Saturday, September 22, 2012


A recent BBC Horizon documentary on the smallest things in the universe, claimed to present experimental proof that the electron has been split.

With the tone of indulgent bemusement that characterises contemporary television accounts of modern physics, the viewer was told that, in principle, it is possible to split the fundamental properties of the electron. These properties, we were told, are (intrinsic) spin, (electric) charge and orbital (angular momentum), and in the experiment in question, "when the x-ray beam strikes, the electron split into new quasi-particles, called spinons, orbitons and holons, which carry the properties of the electron, and can travel off in different directions."

In point of fact, the electron hasn't been split at all. Quasi-particles are collective excitations in the state of condensed matter, typically the atomic lattice of a crystal. Some of these collective states possess properties which formally resemble properties possessed by states of the individual electron. In 1996, holons and spinons were produced for the first time in the collective state of a crystal, and now a new collective state, containing orbitons and spinons, has been created.

Quasi-particles, however, are certainly of very deep interest, not least because they reveal that particle-like entities can be created as nothing more than transient disturbances within a substrate. As philosopher of physics David Wallace points out, quasi-particles "can be created and annihilated; they can be scattered off one another; they can be detected (by, for instance, scattering them off 'real' particles like neutrons); sometimes we can even measure their time of flight...We have no more evidence than this that 'real' particles exist...and yet they consist only of a certain pattern within the constituents of the solid-state system in question," (p51, The Emergent Multiverse, OUP, 2012).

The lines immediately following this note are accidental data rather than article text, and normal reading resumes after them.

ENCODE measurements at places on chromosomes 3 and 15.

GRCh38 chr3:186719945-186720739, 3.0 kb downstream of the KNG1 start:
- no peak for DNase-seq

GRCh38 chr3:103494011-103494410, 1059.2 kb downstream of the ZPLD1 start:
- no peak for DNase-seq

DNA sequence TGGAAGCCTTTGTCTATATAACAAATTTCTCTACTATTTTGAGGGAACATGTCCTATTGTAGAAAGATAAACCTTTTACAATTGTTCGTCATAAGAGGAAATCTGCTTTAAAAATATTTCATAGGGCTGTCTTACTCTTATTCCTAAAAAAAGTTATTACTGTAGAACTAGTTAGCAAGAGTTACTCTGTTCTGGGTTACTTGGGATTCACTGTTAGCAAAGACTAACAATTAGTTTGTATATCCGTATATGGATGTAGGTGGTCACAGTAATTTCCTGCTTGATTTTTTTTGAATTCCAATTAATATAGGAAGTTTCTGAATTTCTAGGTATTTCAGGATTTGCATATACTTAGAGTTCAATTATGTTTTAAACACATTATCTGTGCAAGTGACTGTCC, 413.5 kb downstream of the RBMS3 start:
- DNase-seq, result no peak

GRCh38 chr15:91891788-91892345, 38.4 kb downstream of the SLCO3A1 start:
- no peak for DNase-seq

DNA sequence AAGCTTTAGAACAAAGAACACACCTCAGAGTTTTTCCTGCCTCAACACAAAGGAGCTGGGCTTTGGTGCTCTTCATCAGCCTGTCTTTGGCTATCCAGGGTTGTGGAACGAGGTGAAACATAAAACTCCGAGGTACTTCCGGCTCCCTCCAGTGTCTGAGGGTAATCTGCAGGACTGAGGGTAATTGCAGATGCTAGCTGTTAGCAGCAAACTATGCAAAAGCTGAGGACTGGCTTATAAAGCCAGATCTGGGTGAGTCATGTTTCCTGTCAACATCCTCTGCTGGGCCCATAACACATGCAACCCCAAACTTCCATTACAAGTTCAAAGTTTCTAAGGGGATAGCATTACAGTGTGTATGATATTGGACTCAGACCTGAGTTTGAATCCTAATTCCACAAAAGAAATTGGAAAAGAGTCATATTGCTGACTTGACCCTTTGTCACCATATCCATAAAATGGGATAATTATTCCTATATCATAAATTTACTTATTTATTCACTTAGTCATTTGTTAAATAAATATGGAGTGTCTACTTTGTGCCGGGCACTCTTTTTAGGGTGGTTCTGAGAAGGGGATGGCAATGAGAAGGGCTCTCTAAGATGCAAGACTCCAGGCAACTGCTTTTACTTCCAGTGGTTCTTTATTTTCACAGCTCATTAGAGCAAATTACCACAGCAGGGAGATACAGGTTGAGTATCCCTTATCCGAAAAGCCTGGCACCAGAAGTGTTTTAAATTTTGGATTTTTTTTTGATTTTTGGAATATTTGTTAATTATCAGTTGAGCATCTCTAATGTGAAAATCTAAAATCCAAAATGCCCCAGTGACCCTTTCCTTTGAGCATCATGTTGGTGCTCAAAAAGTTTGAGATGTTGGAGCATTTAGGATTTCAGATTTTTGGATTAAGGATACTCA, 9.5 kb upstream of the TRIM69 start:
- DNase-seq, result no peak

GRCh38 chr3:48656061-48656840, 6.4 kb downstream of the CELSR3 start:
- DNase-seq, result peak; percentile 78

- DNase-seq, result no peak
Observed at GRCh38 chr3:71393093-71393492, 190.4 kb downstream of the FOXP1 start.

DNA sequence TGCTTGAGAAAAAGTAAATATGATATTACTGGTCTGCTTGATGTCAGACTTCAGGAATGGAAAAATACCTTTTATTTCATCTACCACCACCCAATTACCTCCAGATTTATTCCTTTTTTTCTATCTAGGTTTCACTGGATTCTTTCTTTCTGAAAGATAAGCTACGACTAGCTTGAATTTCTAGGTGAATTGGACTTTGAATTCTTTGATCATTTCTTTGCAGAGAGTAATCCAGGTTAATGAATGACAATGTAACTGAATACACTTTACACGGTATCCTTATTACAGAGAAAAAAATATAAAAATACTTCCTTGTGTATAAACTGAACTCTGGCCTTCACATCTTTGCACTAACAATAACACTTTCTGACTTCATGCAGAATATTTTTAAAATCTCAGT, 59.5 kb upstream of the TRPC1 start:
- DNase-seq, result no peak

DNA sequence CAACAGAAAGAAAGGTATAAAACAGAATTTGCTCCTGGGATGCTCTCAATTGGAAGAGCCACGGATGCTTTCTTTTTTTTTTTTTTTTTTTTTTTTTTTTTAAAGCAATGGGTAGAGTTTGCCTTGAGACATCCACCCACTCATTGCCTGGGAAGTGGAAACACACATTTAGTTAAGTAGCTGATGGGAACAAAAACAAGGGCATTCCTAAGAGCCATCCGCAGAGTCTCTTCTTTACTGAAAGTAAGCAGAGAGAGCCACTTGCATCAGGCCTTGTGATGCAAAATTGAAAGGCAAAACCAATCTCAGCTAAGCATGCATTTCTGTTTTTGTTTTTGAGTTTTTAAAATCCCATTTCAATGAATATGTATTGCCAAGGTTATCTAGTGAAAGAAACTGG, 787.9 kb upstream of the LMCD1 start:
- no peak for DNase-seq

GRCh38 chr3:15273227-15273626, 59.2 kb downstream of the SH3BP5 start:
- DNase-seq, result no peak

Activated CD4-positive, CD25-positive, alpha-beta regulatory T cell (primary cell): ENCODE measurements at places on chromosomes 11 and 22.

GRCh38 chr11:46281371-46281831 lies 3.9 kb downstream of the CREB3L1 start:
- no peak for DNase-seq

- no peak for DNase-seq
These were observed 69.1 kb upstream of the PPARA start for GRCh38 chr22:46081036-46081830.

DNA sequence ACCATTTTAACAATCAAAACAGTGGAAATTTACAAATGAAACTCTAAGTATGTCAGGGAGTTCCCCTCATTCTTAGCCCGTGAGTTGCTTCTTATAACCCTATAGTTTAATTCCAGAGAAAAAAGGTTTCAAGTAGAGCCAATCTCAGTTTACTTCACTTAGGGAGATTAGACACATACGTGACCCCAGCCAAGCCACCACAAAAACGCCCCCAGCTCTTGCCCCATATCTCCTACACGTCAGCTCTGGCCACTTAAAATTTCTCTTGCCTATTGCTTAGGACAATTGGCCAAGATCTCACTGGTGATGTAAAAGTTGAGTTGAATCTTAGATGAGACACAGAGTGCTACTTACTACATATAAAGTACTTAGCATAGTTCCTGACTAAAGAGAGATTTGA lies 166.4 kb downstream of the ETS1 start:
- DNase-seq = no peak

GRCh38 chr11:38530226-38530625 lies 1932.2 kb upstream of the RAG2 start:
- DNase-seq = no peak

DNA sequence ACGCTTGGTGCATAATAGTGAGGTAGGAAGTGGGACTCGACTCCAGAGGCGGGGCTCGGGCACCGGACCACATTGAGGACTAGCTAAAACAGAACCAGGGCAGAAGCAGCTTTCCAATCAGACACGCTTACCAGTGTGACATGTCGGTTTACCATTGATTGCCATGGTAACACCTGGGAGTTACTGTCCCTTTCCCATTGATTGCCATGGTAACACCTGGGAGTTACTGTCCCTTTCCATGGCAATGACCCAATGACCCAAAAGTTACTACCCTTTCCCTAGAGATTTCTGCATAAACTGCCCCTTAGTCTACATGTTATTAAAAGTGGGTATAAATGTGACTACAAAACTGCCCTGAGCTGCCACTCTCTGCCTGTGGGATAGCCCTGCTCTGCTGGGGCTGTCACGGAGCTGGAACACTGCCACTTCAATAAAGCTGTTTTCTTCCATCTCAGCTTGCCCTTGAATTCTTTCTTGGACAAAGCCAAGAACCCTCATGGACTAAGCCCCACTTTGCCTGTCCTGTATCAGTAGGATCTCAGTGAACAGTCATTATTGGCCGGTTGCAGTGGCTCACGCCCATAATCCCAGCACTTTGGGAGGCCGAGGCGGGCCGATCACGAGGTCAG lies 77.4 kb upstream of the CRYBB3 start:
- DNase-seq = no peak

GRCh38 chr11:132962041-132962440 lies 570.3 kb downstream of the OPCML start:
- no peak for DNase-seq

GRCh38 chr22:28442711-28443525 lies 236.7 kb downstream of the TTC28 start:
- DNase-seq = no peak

Moreover, according to quantum field theory, elementary particles such as electrons are merely excited states of underlying quantum fields. This in itself should undermine confidence in the fundamentality of so-called elementary particles, but unfortunately quantum field theory provides a rather sparse characterisation of what a quantum field actually is, merely specifying it to be a self-adjoint operator-valued field on space-time (technically an operator-valued 'distribution'). The significance of quasi-particles is that they provide a very concrete substrate upon which particle-like entities can be realised, and a discrete substrate at that.

Perhaps, then, there is no lowest level to the structure of the universe; no foundations and no basement level, just an infinite multi-storey subterranean car-park.

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